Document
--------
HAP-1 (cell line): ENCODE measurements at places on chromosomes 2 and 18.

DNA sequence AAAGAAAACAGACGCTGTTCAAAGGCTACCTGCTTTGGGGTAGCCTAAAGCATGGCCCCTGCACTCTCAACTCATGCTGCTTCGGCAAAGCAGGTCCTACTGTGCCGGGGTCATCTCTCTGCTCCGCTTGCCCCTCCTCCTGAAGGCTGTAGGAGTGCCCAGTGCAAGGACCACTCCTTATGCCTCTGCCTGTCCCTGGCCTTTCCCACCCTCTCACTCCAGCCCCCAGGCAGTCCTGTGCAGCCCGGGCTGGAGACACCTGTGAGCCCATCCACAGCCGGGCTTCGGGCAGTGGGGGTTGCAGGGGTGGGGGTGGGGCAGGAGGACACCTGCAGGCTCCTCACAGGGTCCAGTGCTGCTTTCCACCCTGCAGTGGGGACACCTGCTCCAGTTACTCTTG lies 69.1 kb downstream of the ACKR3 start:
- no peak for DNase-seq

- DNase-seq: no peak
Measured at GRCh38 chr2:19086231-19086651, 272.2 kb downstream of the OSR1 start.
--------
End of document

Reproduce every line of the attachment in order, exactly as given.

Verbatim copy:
HAP-1 (cell line): ENCODE measurements at places on chromosomes 2 and 18.

DNA sequence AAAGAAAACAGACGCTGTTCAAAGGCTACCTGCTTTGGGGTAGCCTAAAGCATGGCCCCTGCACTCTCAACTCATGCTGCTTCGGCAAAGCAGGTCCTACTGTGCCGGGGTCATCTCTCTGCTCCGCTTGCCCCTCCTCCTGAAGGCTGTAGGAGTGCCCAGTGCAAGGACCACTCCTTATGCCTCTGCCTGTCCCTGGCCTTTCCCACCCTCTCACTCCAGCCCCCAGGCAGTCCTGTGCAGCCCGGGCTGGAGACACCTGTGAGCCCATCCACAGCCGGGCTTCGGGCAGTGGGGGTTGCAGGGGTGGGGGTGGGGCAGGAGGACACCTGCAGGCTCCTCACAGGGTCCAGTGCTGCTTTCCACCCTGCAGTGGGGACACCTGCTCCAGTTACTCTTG lies 69.1 kb downstream of the ACKR3 start:
- no peak for DNase-seq

- DNase-seq: no peak
Measured at GRCh38 chr2:19086231-19086651, 272.2 kb downstream of the OSR1 start.